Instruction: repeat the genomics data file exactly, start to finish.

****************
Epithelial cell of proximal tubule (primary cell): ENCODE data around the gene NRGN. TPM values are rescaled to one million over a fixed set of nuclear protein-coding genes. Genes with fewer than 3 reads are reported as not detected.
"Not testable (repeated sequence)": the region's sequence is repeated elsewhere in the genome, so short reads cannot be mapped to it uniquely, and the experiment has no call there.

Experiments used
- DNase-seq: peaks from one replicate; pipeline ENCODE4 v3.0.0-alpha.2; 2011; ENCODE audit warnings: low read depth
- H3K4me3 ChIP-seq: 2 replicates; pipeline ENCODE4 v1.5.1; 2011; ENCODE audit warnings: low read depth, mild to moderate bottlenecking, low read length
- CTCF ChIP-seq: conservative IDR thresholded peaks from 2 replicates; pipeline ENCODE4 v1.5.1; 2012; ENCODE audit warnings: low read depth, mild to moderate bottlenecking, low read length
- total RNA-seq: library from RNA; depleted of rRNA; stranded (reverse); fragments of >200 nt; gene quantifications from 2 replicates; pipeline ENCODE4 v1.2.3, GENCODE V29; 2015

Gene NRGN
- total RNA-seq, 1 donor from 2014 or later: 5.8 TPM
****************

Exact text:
Epithelial cell of proximal tubule (primary cell): ENCODE data around the gene NRGN. TPM values are rescaled to one million over a fixed set of nuclear protein-coding genes. Genes with fewer than 3 reads are reported as not detected.
"Not testable (repeated sequence)": the region's sequence is repeated elsewhere in the genome, so short reads cannot be mapped to it uniquely, and the experiment has no call there.

Experiments used
- DNase-seq: peaks from one replicate; pipeline ENCODE4 v3.0.0-alpha.2; 2011; ENCODE audit warnings: low read depth
- H3K4me3 ChIP-seq: 2 replicates; pipeline ENCODE4 v1.5.1; 2011; ENCODE audit warnings: low read depth, mild to moderate bottlenecking, low read length
- CTCF ChIP-seq: conservative IDR thresholded peaks from 2 replicates; pipeline ENCODE4 v1.5.1; 2012; ENCODE audit warnings: low read depth, mild to moderate bottlenecking, low read length
- total RNA-seq: library from RNA; depleted of rRNA; stranded (reverse); fragments of >200 nt; gene quantifications from 2 replicates; pipeline ENCODE4 v1.2.3, GENCODE V29; 2015

Gene NRGN
- total RNA-seq, 1 donor from 2014 or later: 5.8 TPM